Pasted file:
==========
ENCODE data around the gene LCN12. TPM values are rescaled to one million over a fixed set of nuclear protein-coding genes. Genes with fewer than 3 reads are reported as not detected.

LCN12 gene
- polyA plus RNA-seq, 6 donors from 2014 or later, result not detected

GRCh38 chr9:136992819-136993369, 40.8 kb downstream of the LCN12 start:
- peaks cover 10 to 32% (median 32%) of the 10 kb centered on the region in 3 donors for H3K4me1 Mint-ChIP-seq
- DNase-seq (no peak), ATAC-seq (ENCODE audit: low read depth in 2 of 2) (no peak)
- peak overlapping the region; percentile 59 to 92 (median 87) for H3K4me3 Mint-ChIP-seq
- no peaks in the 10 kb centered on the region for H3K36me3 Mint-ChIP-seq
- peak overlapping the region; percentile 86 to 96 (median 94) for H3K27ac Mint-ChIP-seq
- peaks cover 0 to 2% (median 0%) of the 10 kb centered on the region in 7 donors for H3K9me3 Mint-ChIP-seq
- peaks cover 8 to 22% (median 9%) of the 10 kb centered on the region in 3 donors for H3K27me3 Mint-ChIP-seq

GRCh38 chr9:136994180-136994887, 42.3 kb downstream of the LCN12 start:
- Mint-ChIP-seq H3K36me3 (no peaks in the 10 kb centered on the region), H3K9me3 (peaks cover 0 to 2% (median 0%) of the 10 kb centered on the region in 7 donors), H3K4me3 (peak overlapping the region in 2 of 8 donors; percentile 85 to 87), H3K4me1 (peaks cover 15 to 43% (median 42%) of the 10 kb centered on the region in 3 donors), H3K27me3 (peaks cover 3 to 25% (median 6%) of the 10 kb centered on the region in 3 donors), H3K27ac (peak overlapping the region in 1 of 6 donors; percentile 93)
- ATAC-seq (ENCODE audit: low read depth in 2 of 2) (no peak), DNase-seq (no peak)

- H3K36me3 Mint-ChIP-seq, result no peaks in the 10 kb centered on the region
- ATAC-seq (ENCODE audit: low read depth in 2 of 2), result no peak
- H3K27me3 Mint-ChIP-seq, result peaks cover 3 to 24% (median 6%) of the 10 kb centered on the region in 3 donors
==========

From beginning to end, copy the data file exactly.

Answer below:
ENCODE data around the gene LCN12. TPM values are rescaled to one million over a fixed set of nuclear protein-coding genes. Genes with fewer than 3 reads are reported as not detected.

LCN12 gene
- polyA plus RNA-seq, 6 donors from 2014 or later, result not detected

GRCh38 chr9:136992819-136993369, 40.8 kb downstream of the LCN12 start:
- peaks cover 10 to 32% (median 32%) of the 10 kb centered on the region in 3 donors for H3K4me1 Mint-ChIP-seq
- DNase-seq (no peak), ATAC-seq (ENCODE audit: low read depth in 2 of 2) (no peak)
- peak overlapping the region; percentile 59 to 92 (median 87) for H3K4me3 Mint-ChIP-seq
- no peaks in the 10 kb centered on the region for H3K36me3 Mint-ChIP-seq
- peak overlapping the region; percentile 86 to 96 (median 94) for H3K27ac Mint-ChIP-seq
- peaks cover 0 to 2% (median 0%) of the 10 kb centered on the region in 7 donors for H3K9me3 Mint-ChIP-seq
- peaks cover 8 to 22% (median 9%) of the 10 kb centered on the region in 3 donors for H3K27me3 Mint-ChIP-seq

GRCh38 chr9:136994180-136994887, 42.3 kb downstream of the LCN12 start:
- Mint-ChIP-seq H3K36me3 (no peaks in the 10 kb centered on the region), H3K9me3 (peaks cover 0 to 2% (median 0%) of the 10 kb centered on the region in 7 donors), H3K4me3 (peak overlapping the region in 2 of 8 donors; percentile 85 to 87), H3K4me1 (peaks cover 15 to 43% (median 42%) of the 10 kb centered on the region in 3 donors), H3K27me3 (peaks cover 3 to 25% (median 6%) of the 10 kb centered on the region in 3 donors), H3K27ac (peak overlapping the region in 1 of 6 donors; percentile 93)
- ATAC-seq (ENCODE audit: low read depth in 2 of 2) (no peak), DNase-seq (no peak)

- H3K36me3 Mint-ChIP-seq, result no peaks in the 10 kb centered on the region
- ATAC-seq (ENCODE audit: low read depth in 2 of 2), result no peak
- H3K27me3 Mint-ChIP-seq, result peaks cover 3 to 24% (median 6%) of the 10 kb centered on the region in 3 donors